Ecclesiology is so hot right now. And there is so much to be said. For now I want to briefly focus on a particular claim. The claim is that “church membership is necessary for our sanctification”. The claim also came with an assurance that “Church membership will justify no one.” Simply put, this is a problem that shines a light on a dangerous over emphasis on a pet doctrine.
This is a guest post from friend and fellow Abolitionist, Alex Johnson. Although we do not wish to spend too much time responding to this sort of lightweight article, it is good that Alex responded. So much could be said about Fred Butler’s article, but one striking that popped out to me was Fred’s admission that one would have to reject the historic Reformed doctrine of Covenant Theology in order to find relevance in Old Testament texts regarding True Religion. In other words, his denial of the obligation of the Church to establish justice and show mercy is directly connected to his dispensationalism and pessimistic eschatology. Pay attention to that.
This radical Dispensational denial of the applicability of over half of God’s Word is quickly becoming the only Theological refuge of the stubborn anti-abolitionist. Furthermore, Fred hides behind all of the typical pietistic arguments of the Evangellyfish American Church culture. When we ask “Do We Love Theology More Than God and Our Neighbor?”, the pietist will answer along with Fred Butler with an emphatic “YES”.
Thanks to Alex for writing this. It is a good response a lot nicer than my response would have been.
Read PART ONE here.
LOCAL CHURCH AUTONOMY
Some Reformed Baptists have said that Church Repent is an assault on the autonomy of the local church. This is absurd on its face because a man with a sign and some literature isn’t trying to formally govern the particular Baptist church. This dearly held Reformed Baptist view most directly pertains to a specific administrative and theological understanding of local church governance. Primarily, it regards the elder session of the particular local church as the highest court of appeals to the congregants within. The local church is thus not answerable formally and bureaucratically to a higher elder session (or presbytery). This, however, does not mean that members of these independent Reformed Baptist churches and the local church bodies themselves are immune to any outside teaching or exhortation. Those who offer correction or even a rebuke to an independent Reformed Baptist church are not attempting to submit the church to a Presbyterian structure or usurp its administrative independence. They are simply acknowledging that, bureaucratic independence aside, all Christians should exhort one another to good works as we are all a part of the same catholic Body of Christ. Being members of that Body, we are all able and even commanded to give loving correction and rebuke to our brothers and sisters. According to the autonomous local Reformed Baptist church, “rabble rousers” with literature cannot use the formal administrative means of correction. Even so, should this bar Christians from speaking to their brothers and sisters in Christ?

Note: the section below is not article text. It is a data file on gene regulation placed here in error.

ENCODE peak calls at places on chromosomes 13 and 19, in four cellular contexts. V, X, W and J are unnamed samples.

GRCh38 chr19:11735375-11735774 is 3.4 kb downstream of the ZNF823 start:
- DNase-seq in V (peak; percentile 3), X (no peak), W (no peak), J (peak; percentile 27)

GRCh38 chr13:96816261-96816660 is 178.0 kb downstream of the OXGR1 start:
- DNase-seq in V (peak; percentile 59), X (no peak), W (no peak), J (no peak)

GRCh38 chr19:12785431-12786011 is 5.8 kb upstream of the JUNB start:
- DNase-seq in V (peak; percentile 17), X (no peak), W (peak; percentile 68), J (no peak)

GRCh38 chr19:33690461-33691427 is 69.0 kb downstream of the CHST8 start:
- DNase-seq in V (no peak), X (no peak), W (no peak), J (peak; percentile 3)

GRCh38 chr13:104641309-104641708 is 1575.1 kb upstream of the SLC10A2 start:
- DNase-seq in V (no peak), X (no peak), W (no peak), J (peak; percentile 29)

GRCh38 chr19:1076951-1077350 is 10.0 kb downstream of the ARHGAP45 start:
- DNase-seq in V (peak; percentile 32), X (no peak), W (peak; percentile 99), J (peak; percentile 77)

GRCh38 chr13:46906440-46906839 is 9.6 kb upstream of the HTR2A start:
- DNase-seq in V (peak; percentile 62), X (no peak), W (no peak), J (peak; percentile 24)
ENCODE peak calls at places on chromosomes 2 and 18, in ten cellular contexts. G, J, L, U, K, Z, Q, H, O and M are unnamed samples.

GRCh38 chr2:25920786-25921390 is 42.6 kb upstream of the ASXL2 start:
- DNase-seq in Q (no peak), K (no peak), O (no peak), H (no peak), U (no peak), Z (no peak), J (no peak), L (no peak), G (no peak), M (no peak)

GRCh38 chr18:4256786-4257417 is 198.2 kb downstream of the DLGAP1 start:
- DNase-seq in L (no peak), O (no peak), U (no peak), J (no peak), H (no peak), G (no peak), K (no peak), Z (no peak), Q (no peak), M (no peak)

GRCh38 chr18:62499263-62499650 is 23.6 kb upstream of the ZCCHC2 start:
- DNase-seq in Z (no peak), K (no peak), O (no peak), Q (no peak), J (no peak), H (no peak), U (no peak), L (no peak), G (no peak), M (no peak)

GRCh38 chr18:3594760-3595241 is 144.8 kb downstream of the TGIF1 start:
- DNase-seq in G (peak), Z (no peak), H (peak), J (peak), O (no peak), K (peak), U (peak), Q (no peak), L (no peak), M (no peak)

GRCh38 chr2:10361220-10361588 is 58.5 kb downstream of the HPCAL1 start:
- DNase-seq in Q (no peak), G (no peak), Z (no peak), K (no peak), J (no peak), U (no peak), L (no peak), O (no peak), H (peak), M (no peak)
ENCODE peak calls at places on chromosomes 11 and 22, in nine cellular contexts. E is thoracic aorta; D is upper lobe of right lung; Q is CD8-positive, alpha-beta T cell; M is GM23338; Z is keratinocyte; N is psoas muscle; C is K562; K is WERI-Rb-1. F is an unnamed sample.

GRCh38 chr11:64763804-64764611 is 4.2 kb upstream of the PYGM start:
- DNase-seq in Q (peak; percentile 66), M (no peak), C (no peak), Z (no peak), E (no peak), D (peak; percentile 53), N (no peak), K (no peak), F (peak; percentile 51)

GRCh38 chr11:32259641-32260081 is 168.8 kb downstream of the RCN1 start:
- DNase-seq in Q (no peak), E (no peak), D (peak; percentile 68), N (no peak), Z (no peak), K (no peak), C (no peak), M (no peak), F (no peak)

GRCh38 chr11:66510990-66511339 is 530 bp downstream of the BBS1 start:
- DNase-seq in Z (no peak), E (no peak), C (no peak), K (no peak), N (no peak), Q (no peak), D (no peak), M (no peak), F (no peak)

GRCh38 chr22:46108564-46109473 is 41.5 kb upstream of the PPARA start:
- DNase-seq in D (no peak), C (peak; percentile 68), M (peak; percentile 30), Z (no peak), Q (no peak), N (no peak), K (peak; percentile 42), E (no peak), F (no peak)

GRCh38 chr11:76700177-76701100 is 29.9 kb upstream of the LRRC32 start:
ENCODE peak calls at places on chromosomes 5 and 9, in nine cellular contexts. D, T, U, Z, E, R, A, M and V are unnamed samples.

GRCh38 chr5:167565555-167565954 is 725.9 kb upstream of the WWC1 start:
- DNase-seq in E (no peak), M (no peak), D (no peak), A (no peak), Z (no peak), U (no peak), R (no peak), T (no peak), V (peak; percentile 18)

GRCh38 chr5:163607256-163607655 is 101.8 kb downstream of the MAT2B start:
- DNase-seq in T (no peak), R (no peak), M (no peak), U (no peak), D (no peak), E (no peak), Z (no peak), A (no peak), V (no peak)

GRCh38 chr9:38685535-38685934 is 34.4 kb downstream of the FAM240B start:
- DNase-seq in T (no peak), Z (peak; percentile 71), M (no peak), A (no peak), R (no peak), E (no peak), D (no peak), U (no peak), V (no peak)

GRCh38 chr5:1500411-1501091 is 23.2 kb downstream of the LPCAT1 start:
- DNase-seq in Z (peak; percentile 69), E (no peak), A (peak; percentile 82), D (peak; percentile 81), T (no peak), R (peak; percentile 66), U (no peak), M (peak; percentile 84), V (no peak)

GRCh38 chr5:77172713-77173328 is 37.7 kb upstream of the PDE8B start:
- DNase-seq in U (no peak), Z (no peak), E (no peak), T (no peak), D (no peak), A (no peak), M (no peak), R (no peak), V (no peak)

Once again, this criticism of the CRP is utterly schizophrenic taking into account the various Reformed celebrities, bloggers, podcasters, and pastors who regularly critique and even call on other Reformed Baptist congregations and leaders to repent. When a popular Reformed Baptist podcaster rebukes a massively popular Reformed Baptist pastor, exhorting him and his congregation to live and preach the Christian worldview consistently, there isn’t much of an outcry denouncing the podcaster for upending the sacred autonomy of the Reformed Baptist pastor’s megachurch.
Don’t be fooled by soundbites.
I confess that I was once an avid critic of the Church Repent Project. I recall one evening after I watched a video from a producer of “Babies Are Murdered Here”. I was truly upset. I came close to unliking the public Abolish Human Abortion Facebook page, boxing up my t-shirt, and scraping the AHA from the front of my MacBook. Those are small and insignificant things, but I also came close to turning my back on friends, repeating slander (and therefore partaking in the sin), and most egregiously, using the Church Repent controversy as my excuse to not actively participate in loving my preborn neighbors. If the abolitionists are wrong about Church Repent, maybe they’re also wrong about my own personal responsibility. After all, I’m no “anti-church”, “ecclesiological anarchist”, “church hater”. But I noticed one little thing. Although the loudest critics talked a lot, they offered very little reasoning. Very little content. What I was left with was soundbites. I was used to hearing soundbites from political talking heads, from both sides of the aisle, but I wasn’t expecting the same hollowness in a harsh condemnation of fellow believers.
We’ve all seen this.